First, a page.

Arizona’s Open Container Laws
Arizona comes down harder on drunk drivers than any other state in the country. Mandatory jail time for first-time offenders is one of the penalties that make Arizona’s DUI laws so harsh. Arizona also cracks down on drunk drivers by keeping an eye out for open containers on the road and otherwise. An open container of alcohol in your vehicle can be a catalyst to a DUI arrest, but it can be a misdemeanor conviction resulting in jail time all on its own. If you’ve been arrested for having an open container in your vehicle, driving under the influence, or another related criminal offense in Arizona, you need expert legal representation to protect your interests. To schedule your free consultation with one of our skilled criminal defense lawyers, click here or call 602-661-0988.
Different Situations with Open Containers
Arizona’s open container laws for the road are set forth by A.R.S. § 4-251. In Arizona, it is unlawful to consume spirituous liquor while operating a motor vehicle or while riding as a passenger in a motor vehicle that is located on any public highway or right-of-way of a public highway. It is unlawful to possess an open container of spirituous liquor on a public highway or right-of-way. There is an exception for passengers in buses, limousines, taxis, and transportation network company vehicles meeting the requirements of A.R.S. § 28-9551. It also doesn’t apply to a passenger in the living quarters of a motor home as defined by A.R.S. § 28-4301. Being convicted of having an open container in a motor vehicle is a class 2 misdemeanor in Arizona.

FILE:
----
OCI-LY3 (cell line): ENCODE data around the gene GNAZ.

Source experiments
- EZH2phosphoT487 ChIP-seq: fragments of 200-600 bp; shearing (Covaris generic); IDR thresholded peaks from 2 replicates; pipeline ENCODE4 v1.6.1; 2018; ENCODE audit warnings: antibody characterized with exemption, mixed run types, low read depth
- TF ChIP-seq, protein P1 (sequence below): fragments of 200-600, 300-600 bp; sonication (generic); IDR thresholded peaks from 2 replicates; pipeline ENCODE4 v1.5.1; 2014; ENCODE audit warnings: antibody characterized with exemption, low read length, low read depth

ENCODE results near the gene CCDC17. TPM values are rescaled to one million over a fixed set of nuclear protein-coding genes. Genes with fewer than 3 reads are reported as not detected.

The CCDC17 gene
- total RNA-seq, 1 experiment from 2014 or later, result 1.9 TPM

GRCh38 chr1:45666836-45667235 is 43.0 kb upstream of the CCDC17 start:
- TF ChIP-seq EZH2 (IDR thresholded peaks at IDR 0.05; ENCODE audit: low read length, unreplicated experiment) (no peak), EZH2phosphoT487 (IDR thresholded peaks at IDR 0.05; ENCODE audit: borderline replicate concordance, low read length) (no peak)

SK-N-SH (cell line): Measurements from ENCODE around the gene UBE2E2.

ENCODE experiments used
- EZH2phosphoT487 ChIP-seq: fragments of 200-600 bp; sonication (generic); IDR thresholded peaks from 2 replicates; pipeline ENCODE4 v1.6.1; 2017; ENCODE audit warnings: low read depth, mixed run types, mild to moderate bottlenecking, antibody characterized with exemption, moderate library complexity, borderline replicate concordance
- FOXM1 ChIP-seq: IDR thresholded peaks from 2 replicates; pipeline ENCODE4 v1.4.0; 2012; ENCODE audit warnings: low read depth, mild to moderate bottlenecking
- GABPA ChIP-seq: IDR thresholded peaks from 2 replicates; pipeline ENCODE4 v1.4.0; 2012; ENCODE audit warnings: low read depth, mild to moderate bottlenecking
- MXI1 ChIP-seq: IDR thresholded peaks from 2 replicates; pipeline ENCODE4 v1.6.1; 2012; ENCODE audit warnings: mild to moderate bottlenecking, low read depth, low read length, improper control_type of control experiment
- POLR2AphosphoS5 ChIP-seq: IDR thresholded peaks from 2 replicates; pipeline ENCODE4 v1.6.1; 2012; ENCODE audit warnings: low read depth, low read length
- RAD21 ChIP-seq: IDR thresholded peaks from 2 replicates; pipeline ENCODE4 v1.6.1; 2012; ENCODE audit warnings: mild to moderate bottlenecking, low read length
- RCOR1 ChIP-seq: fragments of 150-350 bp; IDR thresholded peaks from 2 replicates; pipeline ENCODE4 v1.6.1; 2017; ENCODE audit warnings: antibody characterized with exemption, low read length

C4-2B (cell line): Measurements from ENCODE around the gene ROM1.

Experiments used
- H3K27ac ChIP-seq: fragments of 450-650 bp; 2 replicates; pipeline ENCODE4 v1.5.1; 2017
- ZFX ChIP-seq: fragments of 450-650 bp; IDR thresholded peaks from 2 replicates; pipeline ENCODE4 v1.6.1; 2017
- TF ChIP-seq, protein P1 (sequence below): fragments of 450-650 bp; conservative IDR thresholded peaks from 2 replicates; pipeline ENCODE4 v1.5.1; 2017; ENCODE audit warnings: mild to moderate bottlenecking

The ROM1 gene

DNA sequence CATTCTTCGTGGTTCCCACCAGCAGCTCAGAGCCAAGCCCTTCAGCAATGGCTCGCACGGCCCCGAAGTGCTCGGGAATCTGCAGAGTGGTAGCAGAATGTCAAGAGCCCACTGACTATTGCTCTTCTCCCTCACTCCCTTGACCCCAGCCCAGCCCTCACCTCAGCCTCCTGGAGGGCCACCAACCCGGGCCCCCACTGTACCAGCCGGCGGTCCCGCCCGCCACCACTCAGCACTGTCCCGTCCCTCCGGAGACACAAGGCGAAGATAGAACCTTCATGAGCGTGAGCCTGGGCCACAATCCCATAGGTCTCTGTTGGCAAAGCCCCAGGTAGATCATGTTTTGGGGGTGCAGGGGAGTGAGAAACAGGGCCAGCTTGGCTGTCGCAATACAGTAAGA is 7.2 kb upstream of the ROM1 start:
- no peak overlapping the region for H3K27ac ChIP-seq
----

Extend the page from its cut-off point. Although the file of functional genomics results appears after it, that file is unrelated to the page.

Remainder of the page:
On a Boat
Open container laws aren’t as clear-cut for boating as they are for driving. However, § 4-251 doesn’t apply to waterways. Generally, passengers on a boat can have open containers of liquor, but the driver should be sober and not hold an open liquor container.
In a Rideshare
A driver for Lyft, Uber, or any other rideshare can deny a passenger service for any reason, and they may have objections to giving a ride to a passenger with an open container for personal or religious reasons. However, Arizona’s open container laws do allow for rideshare passengers (not drivers) to possess an open container. That means while a driver may deny a passenger a ride for having an open container, the police can’t charge a rideshare passenger for having an open container of spirituous liquor.